Wayne tells me that the internal workings of the band run pretty smoothly, and the cohesive nature of their composition process helped them to remain relatively unruffled. "Coronavirus really has been the biggest challenge for us. But the songs were already pre-packed by virtue of being the first tracks which we wrote and accumulated. To an extent, it just felt like we were making a document of where we were as a band...We were really lucky that we'd played extensively in the weeks which preceded the actual recording, because it meant that everything was really tight and energetic."

At only six tracks long, For the First Time has no propensity for fillers. Each song feels textured and purposeful, adding a deeper dimension to the record as well as a greater display of the septet’s capabilities. Modern recording methods mean that often albums experience intense editing phases, and over the course of three years spent writing, this is surely a considerable factor towards such a refined record. "The intention is preceded by the fact that we've been making music together for such a long time, so it becomes relatively intuitive that everything has a purpose and has a place," Wayne says. "We definitely make sure that we're ready before we play the songs; they have to feel right. I guess maybe now that we've had some time off of those tracks, we've felt more prepared to depart from their original structures on the record. In that sense we are constantly editing, but it just feels like we're progressing the songs in the interest of playing something slightly different, that's still exciting to all of us.”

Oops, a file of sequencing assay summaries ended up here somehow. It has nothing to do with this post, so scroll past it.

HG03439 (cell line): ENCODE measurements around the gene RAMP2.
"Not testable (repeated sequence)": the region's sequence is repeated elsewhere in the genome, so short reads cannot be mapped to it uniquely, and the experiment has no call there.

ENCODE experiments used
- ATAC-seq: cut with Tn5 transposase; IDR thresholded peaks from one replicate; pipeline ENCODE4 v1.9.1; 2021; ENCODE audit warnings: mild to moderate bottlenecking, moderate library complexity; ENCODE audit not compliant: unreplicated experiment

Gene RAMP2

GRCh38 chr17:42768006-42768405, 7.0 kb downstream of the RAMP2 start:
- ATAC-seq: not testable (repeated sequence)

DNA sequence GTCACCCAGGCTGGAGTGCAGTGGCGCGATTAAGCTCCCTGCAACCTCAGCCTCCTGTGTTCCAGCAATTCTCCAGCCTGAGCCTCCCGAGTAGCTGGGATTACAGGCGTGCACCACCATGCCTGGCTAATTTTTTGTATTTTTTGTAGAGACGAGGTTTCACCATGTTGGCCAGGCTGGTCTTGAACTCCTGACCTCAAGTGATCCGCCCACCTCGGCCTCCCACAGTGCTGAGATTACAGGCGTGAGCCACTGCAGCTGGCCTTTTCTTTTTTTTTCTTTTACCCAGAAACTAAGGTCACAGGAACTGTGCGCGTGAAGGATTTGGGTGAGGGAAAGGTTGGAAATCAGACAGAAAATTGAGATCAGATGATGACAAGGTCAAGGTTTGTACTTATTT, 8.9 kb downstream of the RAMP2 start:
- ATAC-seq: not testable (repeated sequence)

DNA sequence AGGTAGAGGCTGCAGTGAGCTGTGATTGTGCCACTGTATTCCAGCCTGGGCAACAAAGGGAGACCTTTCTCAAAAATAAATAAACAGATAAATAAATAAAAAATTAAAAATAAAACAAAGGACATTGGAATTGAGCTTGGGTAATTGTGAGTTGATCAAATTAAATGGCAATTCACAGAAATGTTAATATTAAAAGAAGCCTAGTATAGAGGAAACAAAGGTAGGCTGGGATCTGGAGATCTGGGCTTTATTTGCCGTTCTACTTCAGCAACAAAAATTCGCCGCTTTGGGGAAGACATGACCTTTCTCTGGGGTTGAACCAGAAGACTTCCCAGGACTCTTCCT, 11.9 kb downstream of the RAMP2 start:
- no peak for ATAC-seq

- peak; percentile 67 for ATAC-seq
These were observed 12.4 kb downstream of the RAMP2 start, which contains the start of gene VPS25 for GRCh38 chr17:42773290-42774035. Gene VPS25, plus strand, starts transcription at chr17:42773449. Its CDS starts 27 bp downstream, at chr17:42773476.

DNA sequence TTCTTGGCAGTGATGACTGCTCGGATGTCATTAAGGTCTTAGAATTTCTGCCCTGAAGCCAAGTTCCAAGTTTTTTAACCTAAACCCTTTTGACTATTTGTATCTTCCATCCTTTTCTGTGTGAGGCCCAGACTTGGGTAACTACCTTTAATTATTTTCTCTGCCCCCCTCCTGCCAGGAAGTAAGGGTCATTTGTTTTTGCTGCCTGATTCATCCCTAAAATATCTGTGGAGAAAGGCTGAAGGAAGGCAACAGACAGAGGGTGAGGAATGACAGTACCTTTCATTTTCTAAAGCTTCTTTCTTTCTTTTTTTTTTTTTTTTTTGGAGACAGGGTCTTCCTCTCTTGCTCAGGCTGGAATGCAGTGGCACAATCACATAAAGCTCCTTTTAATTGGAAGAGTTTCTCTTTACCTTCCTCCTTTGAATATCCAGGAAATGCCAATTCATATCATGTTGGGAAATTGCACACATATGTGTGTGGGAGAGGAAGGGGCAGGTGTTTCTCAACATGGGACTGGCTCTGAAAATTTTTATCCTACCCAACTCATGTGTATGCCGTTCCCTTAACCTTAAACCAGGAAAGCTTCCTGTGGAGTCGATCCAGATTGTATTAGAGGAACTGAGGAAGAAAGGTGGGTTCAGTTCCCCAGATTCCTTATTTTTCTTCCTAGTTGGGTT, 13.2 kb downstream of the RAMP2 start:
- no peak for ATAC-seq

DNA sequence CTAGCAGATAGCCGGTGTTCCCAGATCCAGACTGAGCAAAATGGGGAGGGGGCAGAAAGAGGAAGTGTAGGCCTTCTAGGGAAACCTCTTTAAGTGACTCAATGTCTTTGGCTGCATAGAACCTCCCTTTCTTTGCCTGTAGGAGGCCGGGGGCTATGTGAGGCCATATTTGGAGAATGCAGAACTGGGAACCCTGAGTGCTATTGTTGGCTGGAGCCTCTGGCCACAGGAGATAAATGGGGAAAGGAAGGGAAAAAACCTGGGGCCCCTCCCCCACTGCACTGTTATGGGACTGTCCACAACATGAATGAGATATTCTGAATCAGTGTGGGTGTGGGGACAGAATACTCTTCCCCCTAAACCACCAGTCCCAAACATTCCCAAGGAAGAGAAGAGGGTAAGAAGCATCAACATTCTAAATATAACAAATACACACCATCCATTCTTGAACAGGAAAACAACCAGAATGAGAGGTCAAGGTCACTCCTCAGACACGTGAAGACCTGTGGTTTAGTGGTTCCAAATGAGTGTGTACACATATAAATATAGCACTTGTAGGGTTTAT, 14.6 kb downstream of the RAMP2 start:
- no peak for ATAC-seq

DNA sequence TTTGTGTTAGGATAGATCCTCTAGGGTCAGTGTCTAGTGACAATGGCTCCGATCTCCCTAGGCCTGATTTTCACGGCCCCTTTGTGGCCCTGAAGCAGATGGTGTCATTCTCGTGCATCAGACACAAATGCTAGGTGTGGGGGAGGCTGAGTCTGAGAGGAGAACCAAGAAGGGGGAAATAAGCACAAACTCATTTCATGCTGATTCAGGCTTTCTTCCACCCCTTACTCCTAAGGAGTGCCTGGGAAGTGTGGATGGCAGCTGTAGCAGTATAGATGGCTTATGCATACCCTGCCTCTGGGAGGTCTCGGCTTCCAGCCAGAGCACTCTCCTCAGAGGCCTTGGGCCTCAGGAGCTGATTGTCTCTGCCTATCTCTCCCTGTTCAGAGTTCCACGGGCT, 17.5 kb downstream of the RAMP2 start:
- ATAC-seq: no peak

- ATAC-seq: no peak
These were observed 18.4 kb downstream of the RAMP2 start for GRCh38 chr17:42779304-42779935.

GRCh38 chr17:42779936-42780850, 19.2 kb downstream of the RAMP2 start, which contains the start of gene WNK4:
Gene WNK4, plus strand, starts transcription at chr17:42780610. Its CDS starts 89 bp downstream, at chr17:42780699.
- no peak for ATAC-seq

“We all care about each other and respect each other a lot, so it never really gets heated," Evans adds on the ease of the creative process. “With Isaac and I, it’s probably the most heated it ever really gets, but we go out afterwards and sip on a Coca-Cola and hug it out. It's some weird little combo that works and we know where each member fits into it. Before we're even writing the song together we know what our role is. I'm just transitioning to tenor saxophone though so I'm about to fuck up the whole band," he jests, plucking a saxophone from off-screen: “This tenor was made in 1928 – it sounds insane. I need to get it fixed because the top register is about a semitone sharper than the bottom, but it's gonna be epic.”

With a lot of members and ideas, reaching such a detailed and layered sound must seem like a kaleidoscopic jigsaw. “Isaac or Lewis usually come up with the base structures, then everyone else fills out their part, and we just work from there," Kershaw explains.

“With tunes like 'Science Fair', I pretty much came to the rehearsal with most of it written," adds Evans, "But ‘Opus’ was much more of a collective idea and that was definitely the most blurred creative process we’ve had. We've never been that good at jamming stuff. We're better at seeing to ourselves rather than to everyone else. I couldn't write guitar parts as well as Isaac and I wouldn't attempt to write one of May’s key parts. For the only one I've attempted to, she literally does the same thing on repeat. We try not to overlap each other's processes, so I guess that's another reason why no one ever really gets too annoyed at each other. We know that because we like each other’s playing, we’re confident in the knowledge that they'll create something we’re all happy with."